- Ask the right questions. Don’t just focus on how often they’ll feed or walk your pet. Ask why they do what they do. Find out whether they are insured, how they will update you while you’re gone, and what their emergency plan entails. You should also make sure the person you meet is the one who will be caring for your pet.
- Verify their education and experience. Your sitter should be able to send you proof of classes they’ve taken or certifications they’ve achieved.
- Do a background check. Sites like Rover.com do general background checks for the sitters on their sites, as indicated by a special emblem. If the site you are using doesn’t do background checks, you’ll need the sitter’s permission to do your own, and you’ll need to pay for it yourself.
- Set up a meeting. Once you’ve picked a final candidate, it’s time to meet in person. If the sitter will be coming to your home, invite them over. If your pet will be going to theirs, arrange a visit. Make sure your pet has a chance to meet the candidate, and pay attention to how they react to one another.
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Happy Owners Have Happy Pets
Pets can’t talk, but their parents can. Chances are, if a pet parent is satisfied with the level of care their precious pal received, so is their furry companion. While every pet is different, their basic needs are the same. So if Charlie Chihuahua was fed, walked, and loved well, there’s a good chance that Sally Shih Tzu will experience the same.
There are two ways to find out what a pet sitter’s clients really think of him or her, and you should do both. First, look for testimonials, reviews, and ratings online. If there are several positive reviews, that’s a good sign. Alternatively, one negative review shouldn’t be a deal breaker. If you choose to move forward with the sitter, just be sure to ask about that client.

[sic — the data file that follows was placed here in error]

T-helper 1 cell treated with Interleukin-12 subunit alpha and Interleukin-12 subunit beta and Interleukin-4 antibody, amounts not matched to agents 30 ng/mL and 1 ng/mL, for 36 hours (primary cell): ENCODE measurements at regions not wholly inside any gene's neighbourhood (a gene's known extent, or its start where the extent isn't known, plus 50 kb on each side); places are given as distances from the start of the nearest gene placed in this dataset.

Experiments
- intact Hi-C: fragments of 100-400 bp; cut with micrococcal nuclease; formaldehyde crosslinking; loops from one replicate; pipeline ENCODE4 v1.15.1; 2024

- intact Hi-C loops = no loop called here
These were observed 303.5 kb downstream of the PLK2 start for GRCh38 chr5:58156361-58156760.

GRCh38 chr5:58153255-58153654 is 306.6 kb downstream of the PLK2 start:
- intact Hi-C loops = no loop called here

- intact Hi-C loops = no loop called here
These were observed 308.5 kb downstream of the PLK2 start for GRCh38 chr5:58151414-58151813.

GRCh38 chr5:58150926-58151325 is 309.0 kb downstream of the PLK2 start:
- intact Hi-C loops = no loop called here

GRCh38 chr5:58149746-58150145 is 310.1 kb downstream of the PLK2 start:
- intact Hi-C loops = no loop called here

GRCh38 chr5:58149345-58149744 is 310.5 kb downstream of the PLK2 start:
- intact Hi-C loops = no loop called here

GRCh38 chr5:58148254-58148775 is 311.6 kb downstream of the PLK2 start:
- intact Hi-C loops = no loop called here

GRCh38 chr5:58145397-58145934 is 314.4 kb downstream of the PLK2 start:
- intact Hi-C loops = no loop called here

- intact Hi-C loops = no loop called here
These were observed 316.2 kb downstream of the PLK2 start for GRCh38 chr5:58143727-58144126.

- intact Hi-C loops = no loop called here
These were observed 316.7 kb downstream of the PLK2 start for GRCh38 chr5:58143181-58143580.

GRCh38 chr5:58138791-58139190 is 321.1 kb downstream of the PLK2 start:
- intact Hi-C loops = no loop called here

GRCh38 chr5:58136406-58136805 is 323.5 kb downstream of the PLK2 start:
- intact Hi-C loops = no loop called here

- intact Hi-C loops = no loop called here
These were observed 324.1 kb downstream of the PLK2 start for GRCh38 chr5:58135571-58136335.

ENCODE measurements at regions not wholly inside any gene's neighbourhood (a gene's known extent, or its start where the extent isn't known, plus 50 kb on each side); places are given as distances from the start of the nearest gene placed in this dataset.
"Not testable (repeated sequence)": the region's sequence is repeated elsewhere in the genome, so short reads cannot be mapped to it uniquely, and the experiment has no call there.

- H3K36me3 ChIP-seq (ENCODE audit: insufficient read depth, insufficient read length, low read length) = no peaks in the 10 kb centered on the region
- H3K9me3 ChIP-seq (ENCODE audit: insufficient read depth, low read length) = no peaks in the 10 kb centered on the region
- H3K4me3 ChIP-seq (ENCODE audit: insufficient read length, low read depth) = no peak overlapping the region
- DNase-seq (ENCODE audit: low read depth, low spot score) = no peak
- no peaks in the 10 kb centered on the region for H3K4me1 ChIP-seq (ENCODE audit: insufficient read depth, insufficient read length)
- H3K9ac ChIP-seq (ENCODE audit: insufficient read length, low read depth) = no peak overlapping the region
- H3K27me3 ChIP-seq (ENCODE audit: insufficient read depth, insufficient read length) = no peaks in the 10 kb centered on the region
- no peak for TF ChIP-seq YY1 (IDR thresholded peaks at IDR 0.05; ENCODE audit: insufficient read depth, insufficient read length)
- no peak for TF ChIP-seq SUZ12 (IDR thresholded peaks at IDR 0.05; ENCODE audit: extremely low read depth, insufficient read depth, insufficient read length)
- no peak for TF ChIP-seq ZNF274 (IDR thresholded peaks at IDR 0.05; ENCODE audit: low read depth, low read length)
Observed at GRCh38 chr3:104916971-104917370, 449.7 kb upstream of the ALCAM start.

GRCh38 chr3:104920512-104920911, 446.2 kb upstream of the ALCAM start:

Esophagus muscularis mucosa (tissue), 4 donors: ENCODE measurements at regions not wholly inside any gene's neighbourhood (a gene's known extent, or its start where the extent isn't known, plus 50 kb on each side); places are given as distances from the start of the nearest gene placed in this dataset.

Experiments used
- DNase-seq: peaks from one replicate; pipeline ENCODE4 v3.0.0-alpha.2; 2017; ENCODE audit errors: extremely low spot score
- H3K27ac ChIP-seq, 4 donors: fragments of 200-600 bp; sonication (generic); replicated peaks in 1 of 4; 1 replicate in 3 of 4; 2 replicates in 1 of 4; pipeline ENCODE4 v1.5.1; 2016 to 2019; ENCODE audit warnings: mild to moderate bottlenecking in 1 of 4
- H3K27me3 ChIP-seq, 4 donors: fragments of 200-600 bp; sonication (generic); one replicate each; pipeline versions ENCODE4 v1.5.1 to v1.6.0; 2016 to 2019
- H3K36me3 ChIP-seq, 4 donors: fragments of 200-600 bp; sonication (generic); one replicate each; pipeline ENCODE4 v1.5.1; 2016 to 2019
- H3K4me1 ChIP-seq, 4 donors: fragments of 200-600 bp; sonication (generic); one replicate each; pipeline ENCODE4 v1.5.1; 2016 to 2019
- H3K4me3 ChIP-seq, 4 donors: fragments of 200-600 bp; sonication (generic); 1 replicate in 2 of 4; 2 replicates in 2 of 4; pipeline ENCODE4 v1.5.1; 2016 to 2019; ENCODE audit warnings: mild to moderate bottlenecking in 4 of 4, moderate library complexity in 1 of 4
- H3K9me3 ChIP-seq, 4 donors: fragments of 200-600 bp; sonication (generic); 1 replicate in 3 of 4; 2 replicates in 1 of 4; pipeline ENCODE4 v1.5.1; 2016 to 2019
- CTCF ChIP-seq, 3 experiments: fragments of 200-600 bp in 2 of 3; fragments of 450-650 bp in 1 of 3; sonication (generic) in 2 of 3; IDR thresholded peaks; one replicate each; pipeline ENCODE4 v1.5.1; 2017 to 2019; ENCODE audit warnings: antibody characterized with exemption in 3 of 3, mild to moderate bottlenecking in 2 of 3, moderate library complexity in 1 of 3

As a general rule, what you see is what you get. However, you should be wary of too many good or bad reviews. While too many negative reviews indicates a real problem, too many reviews of any kind for a new pet sitter or too many generic reviews without any mention of a specific pet or experience may not be real or may have been incentivized in some way.
In addition to online reviews, be sure to ask each candidate for a list of actual customers you can call for recommendations. Don’t be afraid to ask about clients with pets of a similar age, breed, or energy level as yours. If there is a particular review you are interested in, you can ask to speak to that client specifically.
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Go With Your Gut
The last but best tool you have when it comes to finding and vetting a pet sitter is your instinct. From the moment you land on their website to the first time you talk to them on the phone to the initial meeting, listen to your intuition.
Pay particular attention to how they communicate, how they talk about past clients, and how they treat you and your pet. If they don’t return your call or messages in a timely fashion, seem secretive or dishonest, or simply make you or your pet uncomfortable, move on to another candidate. After all, could you really concentrate at work or enjoy your trip away if you were worried about your pet in his or her care?
On the other hand, if you get a good feeling from a prospective sitter, you should acknowledge that, too. If you and your pet hit it off, communicate well, and everything seems right, there’s a good chance you and Fido have found the one you’ve been looking for.